Inventory your current position and situation
This is an important exercise because it gives you the necessary perspective to evaluate the scenario and create a more objective audit that you can reflect on. To begin, keep notes each day for a week about how you’re feeling and try to categorize them into related groups. For example, your new position is frustrating you today but is it inherent to the position itself or is it because of a coworker or manager? You’re feeling exhausted with work the next day but that’s because of the hours you’re working while the company culture is actually a positive, etc. These notes should start to give you a sense for what the core issues you’re facing are and how many of them can be resolved.
After taking these notes you’ll want to put them down into a formal pro and con list and tag each item as being variable or static. Variable items in either the pro or con list are things that aren’t specific to this position and likely aren’t going to be consistent. Getting free cupcakes on a Friday afternoon may make the workday more positive but that’s highly variable and unpredictable. Meanwhile, having a short commute to the office is a great lifestyle perk that likely won’t change anytime soon unless you or the company relocates.
What works, what doesn’t, and what is it worth?
The next step is to review the list you’ve put together and ask the difficult questions. You’ll mostly want to focus on the static items of the list but the variables could be a lesser consideration as well. What you’re trying to suss out here is your own feelings about each of these items and how much each of them is weighted in your decision-making. Here are the key questions you’re trying to answer:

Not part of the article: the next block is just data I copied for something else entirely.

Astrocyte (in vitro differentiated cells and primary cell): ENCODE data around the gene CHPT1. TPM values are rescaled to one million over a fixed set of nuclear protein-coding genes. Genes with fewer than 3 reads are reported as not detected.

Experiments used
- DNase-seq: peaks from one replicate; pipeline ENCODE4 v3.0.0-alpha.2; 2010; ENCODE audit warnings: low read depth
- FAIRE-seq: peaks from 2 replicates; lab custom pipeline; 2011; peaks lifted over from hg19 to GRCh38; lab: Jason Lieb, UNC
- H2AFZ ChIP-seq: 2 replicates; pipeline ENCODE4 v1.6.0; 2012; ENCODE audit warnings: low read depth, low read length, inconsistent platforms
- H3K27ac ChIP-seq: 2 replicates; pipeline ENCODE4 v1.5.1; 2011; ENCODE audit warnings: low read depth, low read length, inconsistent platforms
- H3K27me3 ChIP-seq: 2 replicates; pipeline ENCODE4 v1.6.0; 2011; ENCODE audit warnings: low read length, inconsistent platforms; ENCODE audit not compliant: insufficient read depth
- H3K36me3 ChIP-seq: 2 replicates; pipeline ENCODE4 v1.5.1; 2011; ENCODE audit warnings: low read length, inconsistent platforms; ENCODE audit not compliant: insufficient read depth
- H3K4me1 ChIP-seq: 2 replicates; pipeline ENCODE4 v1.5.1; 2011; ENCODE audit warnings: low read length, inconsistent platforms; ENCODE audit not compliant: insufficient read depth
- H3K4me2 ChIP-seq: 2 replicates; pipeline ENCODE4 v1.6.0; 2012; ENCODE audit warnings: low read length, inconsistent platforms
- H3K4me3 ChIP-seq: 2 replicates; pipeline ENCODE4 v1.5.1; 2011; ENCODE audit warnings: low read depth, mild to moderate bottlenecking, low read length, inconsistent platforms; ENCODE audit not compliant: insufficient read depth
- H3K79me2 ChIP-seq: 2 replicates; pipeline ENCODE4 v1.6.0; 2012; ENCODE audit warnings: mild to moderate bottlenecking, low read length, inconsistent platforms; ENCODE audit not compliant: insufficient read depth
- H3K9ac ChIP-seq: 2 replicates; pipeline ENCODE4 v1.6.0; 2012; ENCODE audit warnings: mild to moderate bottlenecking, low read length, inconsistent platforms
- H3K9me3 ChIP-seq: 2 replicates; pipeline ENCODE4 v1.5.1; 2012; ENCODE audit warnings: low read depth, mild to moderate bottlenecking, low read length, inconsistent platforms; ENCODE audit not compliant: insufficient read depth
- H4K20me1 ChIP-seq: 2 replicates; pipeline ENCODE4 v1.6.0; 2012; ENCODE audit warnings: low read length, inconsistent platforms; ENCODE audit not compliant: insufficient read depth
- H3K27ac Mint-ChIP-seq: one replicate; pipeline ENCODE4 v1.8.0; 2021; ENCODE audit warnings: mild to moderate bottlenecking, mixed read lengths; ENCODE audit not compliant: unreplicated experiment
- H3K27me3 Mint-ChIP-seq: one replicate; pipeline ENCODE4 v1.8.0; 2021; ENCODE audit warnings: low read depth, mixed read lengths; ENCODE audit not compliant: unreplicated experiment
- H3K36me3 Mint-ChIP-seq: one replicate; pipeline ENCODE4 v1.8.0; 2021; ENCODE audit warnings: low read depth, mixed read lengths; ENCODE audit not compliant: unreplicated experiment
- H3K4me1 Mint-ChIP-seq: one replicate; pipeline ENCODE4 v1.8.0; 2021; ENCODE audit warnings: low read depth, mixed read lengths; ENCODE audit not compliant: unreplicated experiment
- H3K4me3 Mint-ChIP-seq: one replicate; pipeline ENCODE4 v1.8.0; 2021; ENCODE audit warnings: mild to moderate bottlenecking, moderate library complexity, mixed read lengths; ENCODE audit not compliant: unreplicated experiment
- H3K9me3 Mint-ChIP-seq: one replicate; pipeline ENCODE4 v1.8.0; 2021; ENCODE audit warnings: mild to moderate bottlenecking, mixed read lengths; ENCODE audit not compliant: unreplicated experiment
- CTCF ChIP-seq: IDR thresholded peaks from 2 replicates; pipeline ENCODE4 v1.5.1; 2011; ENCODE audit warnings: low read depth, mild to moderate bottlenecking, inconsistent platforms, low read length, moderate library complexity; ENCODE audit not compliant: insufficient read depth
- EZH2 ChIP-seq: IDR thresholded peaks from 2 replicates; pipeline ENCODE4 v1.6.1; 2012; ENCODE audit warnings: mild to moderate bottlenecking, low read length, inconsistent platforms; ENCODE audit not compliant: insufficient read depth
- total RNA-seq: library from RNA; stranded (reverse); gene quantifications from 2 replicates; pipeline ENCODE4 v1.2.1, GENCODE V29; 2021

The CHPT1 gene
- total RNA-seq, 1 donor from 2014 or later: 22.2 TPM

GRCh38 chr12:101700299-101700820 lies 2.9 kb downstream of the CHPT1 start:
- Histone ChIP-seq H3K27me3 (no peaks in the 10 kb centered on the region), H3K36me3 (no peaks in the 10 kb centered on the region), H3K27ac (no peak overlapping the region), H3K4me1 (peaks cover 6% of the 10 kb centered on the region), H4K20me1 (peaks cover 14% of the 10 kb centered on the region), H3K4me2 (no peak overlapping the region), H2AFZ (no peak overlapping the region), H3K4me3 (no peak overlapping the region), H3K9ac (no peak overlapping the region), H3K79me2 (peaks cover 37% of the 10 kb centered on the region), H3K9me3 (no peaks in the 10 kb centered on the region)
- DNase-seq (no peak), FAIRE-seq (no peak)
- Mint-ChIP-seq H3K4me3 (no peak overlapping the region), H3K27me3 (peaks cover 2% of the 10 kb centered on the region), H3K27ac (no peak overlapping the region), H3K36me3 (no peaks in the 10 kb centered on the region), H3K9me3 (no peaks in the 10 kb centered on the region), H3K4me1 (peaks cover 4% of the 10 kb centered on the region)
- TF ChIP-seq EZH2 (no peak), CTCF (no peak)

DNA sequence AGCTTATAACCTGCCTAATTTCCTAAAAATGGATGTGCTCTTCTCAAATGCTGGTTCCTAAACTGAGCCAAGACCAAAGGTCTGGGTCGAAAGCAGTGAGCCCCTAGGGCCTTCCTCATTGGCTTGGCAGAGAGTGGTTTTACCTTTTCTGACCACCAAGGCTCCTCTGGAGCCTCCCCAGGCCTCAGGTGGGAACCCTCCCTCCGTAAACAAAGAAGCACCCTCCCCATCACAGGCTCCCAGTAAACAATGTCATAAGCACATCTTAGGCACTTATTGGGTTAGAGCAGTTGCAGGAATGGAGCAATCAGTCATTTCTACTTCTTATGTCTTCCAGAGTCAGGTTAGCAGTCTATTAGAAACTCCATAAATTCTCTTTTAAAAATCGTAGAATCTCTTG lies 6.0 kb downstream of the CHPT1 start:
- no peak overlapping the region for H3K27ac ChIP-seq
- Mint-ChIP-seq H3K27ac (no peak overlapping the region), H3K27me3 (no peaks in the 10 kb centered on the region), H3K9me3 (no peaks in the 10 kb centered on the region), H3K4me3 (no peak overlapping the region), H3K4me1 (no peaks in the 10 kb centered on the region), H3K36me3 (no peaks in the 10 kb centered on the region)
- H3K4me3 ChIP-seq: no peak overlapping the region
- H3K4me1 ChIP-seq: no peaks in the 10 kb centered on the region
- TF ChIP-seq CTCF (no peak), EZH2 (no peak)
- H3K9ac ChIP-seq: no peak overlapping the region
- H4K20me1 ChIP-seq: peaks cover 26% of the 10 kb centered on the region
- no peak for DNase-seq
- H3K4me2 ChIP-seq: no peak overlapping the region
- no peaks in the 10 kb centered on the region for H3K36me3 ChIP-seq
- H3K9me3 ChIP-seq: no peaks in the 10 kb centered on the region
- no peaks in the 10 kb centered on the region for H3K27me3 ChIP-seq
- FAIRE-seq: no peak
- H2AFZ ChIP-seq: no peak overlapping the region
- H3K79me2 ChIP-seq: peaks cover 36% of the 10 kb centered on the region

-How much does this aspect of my position affect my happiness?
-Do I believe that this is something I could change or work to improve?
-If this did not change is it something that I could deal with long term?
-Compared to the other items on this list, how important is this one?
This is the time to be brutally honest with yourself. Don’t ignore those nagging voices in your head. Regardless of how petty or small a grievance may be you need to level with your own feelings and admit when something simply isn’t acceptable or isn’t going to work for you. Trying to brush off the parts of your new job that are making you unhappy now will only ensure you’re miserable in the future.
The goal here is to further personalize the list you created to get a better sense of where your priorities are and how they rank in relation to each other. The items at the top of this list will ultimately be those that you take action on moving forward.